What are the branches of archaeology?
Archaeology is the study of human history and cultures. Archaeologists are often required to dig and excavate sites to learn more about ancient artifacts and remains.
Digging up the Past
- Archaeologists use past structures, tools, and other remains of human civilization to learn more about past cultures.
- Digs are carefully carried out to ensure that the products being dug up are not damaged in the process, and the locations of each artifact are carefully recorded.
- By learning about past civilizations we can potentially discover what happened to them and use the information gained to inform our decisions in the present.
Answer and Explanation: 1
The branches of archaeology are prehistoric archaeology and historic archaeology.
Prehistoric archaeology is the study of cultures that do not have writing. Since this branch focuses on pre-urban humans without written records, the majority of their data is in the form of artifacts and physical remains.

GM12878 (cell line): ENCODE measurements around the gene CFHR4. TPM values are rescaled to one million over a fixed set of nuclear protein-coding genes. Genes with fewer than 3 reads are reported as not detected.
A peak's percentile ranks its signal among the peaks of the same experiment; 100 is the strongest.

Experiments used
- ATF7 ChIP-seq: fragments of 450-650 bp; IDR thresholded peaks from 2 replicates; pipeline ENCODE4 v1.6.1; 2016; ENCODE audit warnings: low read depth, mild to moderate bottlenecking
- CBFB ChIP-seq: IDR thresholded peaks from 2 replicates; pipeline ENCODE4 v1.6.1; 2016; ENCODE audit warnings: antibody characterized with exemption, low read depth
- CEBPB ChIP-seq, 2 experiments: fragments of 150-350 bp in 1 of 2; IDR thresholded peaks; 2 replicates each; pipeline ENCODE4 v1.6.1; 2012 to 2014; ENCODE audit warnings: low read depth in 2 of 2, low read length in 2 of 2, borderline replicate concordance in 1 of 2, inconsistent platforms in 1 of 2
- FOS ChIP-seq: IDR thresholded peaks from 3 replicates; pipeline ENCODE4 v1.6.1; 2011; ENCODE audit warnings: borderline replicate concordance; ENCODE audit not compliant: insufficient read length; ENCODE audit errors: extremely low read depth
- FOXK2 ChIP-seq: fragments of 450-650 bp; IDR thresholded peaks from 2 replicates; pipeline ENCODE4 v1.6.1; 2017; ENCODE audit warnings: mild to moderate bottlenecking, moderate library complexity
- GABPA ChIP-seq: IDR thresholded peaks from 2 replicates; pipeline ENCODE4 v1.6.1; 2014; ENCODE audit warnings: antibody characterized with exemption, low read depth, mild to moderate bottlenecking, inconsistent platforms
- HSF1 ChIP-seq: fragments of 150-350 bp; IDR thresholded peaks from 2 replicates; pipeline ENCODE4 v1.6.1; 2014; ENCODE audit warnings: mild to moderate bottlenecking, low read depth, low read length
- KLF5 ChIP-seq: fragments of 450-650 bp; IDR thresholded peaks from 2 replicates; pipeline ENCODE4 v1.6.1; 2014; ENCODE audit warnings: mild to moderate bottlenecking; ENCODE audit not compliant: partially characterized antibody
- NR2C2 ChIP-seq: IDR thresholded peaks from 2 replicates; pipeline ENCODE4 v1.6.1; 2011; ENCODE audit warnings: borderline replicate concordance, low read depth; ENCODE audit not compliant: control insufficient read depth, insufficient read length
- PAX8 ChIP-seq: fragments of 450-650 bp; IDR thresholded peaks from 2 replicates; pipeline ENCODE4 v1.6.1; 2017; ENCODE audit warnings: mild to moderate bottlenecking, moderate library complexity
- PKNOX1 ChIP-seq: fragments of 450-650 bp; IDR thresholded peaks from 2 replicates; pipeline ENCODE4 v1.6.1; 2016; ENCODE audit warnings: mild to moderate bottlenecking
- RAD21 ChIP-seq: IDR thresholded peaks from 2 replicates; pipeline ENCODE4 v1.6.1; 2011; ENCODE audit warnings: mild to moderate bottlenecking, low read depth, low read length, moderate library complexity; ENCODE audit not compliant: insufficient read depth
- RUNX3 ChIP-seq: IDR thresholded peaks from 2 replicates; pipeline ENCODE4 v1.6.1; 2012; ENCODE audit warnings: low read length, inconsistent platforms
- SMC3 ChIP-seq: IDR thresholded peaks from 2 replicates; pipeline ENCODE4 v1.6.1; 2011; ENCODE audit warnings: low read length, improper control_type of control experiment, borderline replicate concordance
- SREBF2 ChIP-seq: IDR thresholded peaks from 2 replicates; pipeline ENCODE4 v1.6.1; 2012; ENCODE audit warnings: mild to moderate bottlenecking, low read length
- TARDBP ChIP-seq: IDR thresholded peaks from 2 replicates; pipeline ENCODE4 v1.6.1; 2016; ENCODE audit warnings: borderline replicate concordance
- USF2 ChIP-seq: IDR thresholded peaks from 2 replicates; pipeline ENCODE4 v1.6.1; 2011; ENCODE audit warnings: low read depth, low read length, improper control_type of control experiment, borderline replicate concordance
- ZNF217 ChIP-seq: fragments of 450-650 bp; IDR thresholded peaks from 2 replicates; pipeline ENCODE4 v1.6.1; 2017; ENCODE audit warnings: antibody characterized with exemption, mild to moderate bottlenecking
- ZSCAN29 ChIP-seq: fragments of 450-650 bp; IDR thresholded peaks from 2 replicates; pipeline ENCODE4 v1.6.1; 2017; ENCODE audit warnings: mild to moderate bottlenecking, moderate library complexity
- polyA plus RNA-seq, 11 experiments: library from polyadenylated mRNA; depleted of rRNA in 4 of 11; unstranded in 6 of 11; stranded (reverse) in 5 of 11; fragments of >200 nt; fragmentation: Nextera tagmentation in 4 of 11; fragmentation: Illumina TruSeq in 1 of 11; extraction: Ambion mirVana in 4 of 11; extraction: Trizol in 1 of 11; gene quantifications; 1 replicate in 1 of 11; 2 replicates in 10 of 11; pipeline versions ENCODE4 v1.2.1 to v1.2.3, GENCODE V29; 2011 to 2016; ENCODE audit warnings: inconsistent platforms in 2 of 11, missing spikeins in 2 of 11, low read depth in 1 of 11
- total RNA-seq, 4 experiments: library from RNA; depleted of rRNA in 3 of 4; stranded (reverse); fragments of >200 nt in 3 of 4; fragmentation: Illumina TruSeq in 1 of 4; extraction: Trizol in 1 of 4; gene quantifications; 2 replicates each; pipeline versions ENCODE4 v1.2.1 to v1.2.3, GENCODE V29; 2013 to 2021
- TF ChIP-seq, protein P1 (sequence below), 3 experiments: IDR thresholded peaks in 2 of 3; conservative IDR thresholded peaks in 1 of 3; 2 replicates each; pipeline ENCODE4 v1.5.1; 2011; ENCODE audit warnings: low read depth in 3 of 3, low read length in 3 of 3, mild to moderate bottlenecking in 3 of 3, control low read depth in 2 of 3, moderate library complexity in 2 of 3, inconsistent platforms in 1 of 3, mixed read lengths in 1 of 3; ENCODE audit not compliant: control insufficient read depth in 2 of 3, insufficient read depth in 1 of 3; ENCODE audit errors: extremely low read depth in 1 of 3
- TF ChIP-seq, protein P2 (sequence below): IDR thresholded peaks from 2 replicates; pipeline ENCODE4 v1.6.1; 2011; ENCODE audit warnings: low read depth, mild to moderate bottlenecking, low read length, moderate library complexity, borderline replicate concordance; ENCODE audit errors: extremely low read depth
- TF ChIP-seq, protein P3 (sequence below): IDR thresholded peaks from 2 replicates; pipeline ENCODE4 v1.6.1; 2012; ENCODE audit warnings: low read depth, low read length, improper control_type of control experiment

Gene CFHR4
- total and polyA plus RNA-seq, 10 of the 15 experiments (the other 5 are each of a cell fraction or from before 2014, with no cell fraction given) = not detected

Protohistoric archaeology, a subdiscipline of historic archaeology, is the study of cultures with incomplete records. This focuses on the time when a culture has no developed writing or written remains, yet this culture is mentioned in the writings of other cultures.
Historic archaeology is the study of cultures with well-developed historical records. This branch of archaeology examines written and oral records to put material into the context of their culture. These written or oral records can confirm or conflict with other archaeological evidence from that culture.
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fromChapter 8 / Lesson 9
What is archaeology? Learn the definition of archaeology, define an archaeologist, how archaeology is part of anthropology, and the focus and range of archaeology.